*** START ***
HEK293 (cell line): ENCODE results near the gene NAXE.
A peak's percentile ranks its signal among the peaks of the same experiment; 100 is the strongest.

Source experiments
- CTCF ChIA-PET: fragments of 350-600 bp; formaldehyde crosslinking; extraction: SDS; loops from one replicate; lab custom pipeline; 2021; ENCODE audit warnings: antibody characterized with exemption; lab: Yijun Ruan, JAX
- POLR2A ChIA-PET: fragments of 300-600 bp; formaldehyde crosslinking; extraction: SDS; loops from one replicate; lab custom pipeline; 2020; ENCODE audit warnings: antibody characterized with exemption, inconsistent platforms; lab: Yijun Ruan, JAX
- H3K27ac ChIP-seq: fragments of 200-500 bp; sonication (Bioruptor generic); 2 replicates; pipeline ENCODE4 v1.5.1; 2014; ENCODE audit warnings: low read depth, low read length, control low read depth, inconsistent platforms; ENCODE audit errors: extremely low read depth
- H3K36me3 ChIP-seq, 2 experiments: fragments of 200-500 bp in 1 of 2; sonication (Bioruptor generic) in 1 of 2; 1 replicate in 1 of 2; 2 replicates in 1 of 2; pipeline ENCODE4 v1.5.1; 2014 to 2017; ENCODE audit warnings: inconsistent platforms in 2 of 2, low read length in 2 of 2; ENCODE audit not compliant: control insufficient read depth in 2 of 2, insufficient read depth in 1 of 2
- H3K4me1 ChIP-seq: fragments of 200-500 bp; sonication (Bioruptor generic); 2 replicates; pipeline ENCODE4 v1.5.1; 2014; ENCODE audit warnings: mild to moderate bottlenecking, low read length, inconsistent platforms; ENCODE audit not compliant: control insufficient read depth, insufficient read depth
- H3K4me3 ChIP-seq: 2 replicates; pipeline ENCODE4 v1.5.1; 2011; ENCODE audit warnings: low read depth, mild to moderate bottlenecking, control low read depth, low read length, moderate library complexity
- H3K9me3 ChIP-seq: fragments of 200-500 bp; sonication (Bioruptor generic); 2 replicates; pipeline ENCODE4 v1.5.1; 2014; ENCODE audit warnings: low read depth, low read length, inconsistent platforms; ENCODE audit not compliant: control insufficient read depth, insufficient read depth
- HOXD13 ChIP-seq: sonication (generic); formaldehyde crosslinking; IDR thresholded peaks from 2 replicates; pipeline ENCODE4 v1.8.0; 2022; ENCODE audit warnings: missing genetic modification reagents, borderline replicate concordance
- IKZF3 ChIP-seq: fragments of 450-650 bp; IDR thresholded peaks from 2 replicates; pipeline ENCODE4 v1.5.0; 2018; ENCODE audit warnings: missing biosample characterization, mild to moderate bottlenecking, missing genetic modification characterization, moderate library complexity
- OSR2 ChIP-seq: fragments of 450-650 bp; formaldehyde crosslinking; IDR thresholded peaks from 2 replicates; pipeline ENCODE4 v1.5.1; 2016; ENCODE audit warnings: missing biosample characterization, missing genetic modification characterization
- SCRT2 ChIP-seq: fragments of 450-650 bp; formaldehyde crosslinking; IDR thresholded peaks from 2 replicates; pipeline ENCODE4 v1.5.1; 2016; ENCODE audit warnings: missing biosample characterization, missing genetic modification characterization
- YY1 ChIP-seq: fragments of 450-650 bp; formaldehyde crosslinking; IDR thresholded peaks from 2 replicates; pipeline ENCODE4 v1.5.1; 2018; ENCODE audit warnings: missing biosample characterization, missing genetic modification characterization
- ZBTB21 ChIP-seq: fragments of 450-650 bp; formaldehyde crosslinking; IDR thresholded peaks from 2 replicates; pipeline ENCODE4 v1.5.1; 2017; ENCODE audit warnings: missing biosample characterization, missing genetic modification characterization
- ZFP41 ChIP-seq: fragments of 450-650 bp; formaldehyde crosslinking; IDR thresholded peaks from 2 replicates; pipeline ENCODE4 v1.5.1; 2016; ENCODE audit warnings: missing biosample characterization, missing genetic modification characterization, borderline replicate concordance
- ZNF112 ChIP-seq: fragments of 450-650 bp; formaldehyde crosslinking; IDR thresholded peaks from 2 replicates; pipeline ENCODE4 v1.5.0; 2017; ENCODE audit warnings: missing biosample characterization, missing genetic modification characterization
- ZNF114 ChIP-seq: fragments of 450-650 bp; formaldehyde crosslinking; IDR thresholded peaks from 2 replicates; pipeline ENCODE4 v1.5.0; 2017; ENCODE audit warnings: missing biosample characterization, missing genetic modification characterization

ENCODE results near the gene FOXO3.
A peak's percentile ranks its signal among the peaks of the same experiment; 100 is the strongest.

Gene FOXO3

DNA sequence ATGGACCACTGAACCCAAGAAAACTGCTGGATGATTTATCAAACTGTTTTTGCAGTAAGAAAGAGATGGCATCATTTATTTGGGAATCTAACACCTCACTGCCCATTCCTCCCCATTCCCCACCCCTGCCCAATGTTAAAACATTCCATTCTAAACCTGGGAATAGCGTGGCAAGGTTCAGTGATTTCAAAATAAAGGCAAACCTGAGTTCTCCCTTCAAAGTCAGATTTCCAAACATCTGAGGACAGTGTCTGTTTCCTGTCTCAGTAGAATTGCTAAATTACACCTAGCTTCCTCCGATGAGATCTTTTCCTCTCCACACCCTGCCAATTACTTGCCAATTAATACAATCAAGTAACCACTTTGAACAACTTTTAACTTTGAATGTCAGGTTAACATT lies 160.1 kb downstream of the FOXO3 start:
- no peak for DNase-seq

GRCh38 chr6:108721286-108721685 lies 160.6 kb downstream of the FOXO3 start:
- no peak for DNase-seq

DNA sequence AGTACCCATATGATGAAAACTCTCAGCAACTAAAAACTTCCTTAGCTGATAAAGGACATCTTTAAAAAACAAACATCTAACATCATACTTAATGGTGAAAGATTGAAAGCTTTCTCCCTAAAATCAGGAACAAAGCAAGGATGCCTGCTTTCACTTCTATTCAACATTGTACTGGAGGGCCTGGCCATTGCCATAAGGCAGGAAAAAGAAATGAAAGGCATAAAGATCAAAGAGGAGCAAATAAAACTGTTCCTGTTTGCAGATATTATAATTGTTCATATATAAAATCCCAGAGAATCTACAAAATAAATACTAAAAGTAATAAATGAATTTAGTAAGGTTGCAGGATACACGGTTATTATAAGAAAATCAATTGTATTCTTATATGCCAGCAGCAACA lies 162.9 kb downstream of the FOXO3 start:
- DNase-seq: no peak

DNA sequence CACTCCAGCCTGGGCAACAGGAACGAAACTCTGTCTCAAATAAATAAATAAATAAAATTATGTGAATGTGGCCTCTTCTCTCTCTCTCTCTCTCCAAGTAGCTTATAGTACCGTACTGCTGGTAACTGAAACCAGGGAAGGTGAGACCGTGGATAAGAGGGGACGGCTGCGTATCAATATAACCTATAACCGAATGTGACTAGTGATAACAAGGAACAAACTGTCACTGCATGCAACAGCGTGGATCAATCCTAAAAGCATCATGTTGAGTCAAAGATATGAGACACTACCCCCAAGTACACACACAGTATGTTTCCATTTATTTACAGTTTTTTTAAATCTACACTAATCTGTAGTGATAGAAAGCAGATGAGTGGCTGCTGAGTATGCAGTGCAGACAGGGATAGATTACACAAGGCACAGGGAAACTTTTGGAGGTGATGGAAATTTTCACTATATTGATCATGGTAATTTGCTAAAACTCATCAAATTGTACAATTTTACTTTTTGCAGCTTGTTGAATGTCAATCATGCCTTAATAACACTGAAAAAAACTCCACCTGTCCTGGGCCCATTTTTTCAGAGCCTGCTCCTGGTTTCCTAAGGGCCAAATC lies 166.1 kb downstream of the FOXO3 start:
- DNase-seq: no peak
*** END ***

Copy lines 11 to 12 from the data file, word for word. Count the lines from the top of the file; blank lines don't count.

- HOXD13 ChIP-seq: sonication (generic); formaldehyde crosslinking; IDR thresholded peaks from 2 replicates; pipeline ENCODE4 v1.8.0; 2022; ENCODE audit warnings: missing genetic modification reagents, borderline replicate concordance
- IKZF3 ChIP-seq: fragments of 450-650 bp; IDR thresholded peaks from 2 replicates; pipeline ENCODE4 v1.5.0; 2018; ENCODE audit warnings: missing biosample characterization, mild to moderate bottlenecking, missing genetic modification characterization, moderate library complexity